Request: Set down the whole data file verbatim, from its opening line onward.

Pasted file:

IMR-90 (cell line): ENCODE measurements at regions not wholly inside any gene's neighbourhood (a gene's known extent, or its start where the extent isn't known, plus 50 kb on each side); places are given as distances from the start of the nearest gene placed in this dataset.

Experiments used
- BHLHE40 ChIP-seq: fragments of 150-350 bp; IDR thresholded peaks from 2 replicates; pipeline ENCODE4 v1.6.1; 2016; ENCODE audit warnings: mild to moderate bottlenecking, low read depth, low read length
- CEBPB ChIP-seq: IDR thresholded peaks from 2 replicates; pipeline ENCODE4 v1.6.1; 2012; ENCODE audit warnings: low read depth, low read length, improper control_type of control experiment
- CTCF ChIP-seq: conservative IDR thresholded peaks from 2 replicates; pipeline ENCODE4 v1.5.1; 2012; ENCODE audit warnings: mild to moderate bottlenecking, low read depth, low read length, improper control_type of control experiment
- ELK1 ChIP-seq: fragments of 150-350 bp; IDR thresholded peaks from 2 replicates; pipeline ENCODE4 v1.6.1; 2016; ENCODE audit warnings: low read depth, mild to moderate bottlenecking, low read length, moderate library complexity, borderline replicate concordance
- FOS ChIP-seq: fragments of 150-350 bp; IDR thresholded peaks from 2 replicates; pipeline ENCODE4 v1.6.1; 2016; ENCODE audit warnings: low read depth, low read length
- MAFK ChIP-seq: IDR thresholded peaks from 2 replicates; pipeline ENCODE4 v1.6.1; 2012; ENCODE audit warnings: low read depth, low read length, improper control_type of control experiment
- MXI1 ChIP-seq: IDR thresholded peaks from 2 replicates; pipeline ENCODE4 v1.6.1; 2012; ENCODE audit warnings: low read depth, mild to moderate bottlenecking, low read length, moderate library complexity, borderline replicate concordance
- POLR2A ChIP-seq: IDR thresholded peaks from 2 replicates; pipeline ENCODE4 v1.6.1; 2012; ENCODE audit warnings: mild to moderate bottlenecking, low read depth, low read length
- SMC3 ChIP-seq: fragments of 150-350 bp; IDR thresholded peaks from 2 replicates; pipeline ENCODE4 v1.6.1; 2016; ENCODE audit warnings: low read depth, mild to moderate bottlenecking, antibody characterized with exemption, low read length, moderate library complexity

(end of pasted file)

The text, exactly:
IMR-90 (cell line): ENCODE measurements at regions not wholly inside any gene's neighbourhood (a gene's known extent, or its start where the extent isn't known, plus 50 kb on each side); places are given as distances from the start of the nearest gene placed in this dataset.

Experiments used
- BHLHE40 ChIP-seq: fragments of 150-350 bp; IDR thresholded peaks from 2 replicates; pipeline ENCODE4 v1.6.1; 2016; ENCODE audit warnings: mild to moderate bottlenecking, low read depth, low read length
- CEBPB ChIP-seq: IDR thresholded peaks from 2 replicates; pipeline ENCODE4 v1.6.1; 2012; ENCODE audit warnings: low read depth, low read length, improper control_type of control experiment
- CTCF ChIP-seq: conservative IDR thresholded peaks from 2 replicates; pipeline ENCODE4 v1.5.1; 2012; ENCODE audit warnings: mild to moderate bottlenecking, low read depth, low read length, improper control_type of control experiment
- ELK1 ChIP-seq: fragments of 150-350 bp; IDR thresholded peaks from 2 replicates; pipeline ENCODE4 v1.6.1; 2016; ENCODE audit warnings: low read depth, mild to moderate bottlenecking, low read length, moderate library complexity, borderline replicate concordance
- FOS ChIP-seq: fragments of 150-350 bp; IDR thresholded peaks from 2 replicates; pipeline ENCODE4 v1.6.1; 2016; ENCODE audit warnings: low read depth, low read length
- MAFK ChIP-seq: IDR thresholded peaks from 2 replicates; pipeline ENCODE4 v1.6.1; 2012; ENCODE audit warnings: low read depth, low read length, improper control_type of control experiment
- MXI1 ChIP-seq: IDR thresholded peaks from 2 replicates; pipeline ENCODE4 v1.6.1; 2012; ENCODE audit warnings: low read depth, mild to moderate bottlenecking, low read length, moderate library complexity, borderline replicate concordance
- POLR2A ChIP-seq: IDR thresholded peaks from 2 replicates; pipeline ENCODE4 v1.6.1; 2012; ENCODE audit warnings: mild to moderate bottlenecking, low read depth, low read length
- SMC3 ChIP-seq: fragments of 150-350 bp; IDR thresholded peaks from 2 replicates; pipeline ENCODE4 v1.6.1; 2016; ENCODE audit warnings: low read depth, mild to moderate bottlenecking, antibody characterized with exemption, low read length, moderate library complexity